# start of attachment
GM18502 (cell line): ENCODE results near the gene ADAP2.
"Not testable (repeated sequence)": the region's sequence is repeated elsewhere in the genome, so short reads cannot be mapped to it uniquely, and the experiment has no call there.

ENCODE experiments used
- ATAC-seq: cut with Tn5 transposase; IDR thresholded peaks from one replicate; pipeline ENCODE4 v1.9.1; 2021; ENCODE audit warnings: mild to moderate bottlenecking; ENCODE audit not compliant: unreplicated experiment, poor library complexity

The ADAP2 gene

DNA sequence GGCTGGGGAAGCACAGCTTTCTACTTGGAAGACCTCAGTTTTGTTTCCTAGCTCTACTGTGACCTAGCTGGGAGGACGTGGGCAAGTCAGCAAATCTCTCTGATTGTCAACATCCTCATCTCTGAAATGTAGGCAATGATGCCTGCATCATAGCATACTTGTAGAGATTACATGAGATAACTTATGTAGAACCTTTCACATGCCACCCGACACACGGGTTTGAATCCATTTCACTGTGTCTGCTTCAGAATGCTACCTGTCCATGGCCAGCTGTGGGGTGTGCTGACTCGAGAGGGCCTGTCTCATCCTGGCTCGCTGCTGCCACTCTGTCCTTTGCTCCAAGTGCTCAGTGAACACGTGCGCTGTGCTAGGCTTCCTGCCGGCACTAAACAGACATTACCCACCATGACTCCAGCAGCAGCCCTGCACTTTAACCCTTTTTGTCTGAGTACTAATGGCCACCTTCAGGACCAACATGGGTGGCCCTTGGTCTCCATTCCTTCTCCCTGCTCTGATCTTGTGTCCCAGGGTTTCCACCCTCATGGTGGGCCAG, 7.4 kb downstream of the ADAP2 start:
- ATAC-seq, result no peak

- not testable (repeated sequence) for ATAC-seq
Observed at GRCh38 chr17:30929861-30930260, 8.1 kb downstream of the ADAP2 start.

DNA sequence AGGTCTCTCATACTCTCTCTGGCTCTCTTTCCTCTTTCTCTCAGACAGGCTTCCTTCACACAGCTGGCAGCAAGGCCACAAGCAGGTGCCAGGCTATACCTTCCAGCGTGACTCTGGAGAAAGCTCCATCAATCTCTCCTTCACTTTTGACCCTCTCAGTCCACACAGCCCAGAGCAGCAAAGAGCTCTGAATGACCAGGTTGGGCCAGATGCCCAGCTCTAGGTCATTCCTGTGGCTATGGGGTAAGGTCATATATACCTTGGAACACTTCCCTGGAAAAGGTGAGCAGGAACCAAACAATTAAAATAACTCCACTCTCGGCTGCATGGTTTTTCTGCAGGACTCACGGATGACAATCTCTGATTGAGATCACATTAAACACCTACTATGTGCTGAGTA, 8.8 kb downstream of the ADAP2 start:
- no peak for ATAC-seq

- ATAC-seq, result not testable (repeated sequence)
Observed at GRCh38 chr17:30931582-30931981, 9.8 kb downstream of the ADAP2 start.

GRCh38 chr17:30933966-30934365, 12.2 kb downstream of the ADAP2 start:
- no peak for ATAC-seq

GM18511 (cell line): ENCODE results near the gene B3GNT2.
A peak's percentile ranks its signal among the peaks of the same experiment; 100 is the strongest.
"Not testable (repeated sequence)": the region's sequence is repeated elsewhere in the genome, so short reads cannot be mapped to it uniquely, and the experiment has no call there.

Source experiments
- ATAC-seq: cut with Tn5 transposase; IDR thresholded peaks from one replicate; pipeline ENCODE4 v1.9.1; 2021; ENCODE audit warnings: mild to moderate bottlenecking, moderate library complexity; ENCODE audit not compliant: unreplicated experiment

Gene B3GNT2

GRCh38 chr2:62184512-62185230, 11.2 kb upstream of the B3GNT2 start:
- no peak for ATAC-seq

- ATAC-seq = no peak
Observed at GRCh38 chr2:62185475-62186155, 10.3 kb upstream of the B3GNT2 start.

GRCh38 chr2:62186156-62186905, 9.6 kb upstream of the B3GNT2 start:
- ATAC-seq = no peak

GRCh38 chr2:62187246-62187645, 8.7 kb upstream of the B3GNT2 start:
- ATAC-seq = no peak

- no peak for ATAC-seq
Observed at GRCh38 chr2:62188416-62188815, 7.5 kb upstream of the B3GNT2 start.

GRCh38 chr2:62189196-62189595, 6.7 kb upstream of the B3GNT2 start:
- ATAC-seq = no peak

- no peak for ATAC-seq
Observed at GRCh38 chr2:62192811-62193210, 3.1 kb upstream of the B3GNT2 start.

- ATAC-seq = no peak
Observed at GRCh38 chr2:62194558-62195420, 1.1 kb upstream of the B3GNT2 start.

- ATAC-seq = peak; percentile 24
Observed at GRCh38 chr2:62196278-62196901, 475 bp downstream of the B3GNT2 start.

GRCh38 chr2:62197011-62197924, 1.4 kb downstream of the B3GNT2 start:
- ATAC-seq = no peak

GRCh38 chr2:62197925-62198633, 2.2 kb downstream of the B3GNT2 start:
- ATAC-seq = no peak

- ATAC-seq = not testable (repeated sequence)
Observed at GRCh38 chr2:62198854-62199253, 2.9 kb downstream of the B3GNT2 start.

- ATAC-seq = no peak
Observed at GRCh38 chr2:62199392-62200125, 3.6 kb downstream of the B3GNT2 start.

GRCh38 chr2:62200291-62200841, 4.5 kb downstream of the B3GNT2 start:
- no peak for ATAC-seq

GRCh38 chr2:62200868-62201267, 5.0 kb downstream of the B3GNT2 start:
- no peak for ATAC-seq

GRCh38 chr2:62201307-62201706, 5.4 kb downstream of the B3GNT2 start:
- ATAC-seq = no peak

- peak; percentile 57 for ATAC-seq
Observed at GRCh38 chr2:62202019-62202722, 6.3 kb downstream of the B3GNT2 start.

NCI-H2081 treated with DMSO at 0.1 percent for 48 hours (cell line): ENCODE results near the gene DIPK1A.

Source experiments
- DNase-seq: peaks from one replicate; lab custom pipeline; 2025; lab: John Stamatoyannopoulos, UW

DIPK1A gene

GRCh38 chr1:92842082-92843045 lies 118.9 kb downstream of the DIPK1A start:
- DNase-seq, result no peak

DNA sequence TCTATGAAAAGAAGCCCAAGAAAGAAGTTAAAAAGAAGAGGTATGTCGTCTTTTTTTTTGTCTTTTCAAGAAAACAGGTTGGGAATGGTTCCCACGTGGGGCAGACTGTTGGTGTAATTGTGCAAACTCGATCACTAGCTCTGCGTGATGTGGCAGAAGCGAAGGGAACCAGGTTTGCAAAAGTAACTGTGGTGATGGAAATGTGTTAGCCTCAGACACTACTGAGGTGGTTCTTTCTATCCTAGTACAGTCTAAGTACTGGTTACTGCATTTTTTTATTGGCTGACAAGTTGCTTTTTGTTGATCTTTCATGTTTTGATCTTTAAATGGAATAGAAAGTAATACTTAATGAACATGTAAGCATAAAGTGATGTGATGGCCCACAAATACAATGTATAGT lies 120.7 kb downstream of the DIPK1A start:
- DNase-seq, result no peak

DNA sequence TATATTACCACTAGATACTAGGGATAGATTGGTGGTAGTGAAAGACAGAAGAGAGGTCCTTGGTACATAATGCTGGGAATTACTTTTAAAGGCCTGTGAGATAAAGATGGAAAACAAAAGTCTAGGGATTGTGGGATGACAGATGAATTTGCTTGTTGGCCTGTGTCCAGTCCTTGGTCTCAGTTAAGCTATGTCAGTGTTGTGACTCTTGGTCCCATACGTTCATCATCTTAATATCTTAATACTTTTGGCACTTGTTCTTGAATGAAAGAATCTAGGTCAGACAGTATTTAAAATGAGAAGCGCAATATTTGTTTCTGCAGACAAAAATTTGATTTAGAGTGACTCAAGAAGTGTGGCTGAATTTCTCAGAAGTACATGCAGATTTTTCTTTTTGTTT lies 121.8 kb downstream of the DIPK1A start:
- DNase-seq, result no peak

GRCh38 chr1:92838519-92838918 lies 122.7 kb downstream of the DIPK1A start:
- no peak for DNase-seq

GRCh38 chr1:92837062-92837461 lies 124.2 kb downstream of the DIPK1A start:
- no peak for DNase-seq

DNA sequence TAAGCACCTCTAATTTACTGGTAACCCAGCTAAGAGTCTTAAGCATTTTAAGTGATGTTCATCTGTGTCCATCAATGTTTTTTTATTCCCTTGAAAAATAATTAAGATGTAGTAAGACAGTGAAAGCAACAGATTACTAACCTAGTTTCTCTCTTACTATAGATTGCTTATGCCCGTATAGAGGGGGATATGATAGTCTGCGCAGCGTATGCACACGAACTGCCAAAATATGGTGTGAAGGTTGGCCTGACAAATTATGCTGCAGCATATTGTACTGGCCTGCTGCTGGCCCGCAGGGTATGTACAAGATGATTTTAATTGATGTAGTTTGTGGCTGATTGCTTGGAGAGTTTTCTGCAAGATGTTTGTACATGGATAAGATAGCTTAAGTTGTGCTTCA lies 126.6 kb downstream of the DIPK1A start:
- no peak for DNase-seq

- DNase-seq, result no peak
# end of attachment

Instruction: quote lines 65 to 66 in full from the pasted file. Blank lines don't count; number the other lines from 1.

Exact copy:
- DNase-seq, result no peak

GRCh38 chr1:92838519-92838918 lies 122.7 kb downstream of the DIPK1A start: